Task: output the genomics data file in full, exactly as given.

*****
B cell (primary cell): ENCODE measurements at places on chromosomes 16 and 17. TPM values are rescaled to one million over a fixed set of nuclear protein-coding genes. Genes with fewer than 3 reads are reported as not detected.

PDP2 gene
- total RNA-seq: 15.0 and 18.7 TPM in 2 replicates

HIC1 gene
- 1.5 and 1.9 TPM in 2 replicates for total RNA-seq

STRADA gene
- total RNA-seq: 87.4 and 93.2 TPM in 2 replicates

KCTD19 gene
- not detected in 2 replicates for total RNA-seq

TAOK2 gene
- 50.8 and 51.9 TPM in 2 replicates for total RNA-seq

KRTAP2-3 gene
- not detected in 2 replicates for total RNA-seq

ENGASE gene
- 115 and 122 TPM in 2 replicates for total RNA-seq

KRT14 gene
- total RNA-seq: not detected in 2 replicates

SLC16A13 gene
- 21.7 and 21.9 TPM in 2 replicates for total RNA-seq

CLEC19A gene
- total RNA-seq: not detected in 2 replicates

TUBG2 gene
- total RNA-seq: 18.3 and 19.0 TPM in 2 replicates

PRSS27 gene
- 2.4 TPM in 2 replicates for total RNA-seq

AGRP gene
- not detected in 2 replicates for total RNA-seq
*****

B cell (primary cell): ENCODE measurements at places on chromosomes 16 and 17. TPM values are rescaled to one million over a fixed set of nuclear protein-coding genes. Genes with fewer than 3 reads are reported as not detected.

PDP2 gene
- total RNA-seq: 15.0 and 18.7 TPM in 2 replicates

HIC1 gene
- 1.5 and 1.9 TPM in 2 replicates for total RNA-seq

STRADA gene
- total RNA-seq: 87.4 and 93.2 TPM in 2 replicates

KCTD19 gene
- not detected in 2 replicates for total RNA-seq

TAOK2 gene
- 50.8 and 51.9 TPM in 2 replicates for total RNA-seq

KRTAP2-3 gene
- not detected in 2 replicates for total RNA-seq

ENGASE gene
- 115 and 122 TPM in 2 replicates for total RNA-seq

KRT14 gene
- total RNA-seq: not detected in 2 replicates

SLC16A13 gene
- 21.7 and 21.9 TPM in 2 replicates for total RNA-seq

CLEC19A gene
- total RNA-seq: not detected in 2 replicates

TUBG2 gene
- total RNA-seq: 18.3 and 19.0 TPM in 2 replicates

PRSS27 gene
- 2.4 TPM in 2 replicates for total RNA-seq

AGRP gene
- not detected in 2 replicates for total RNA-seq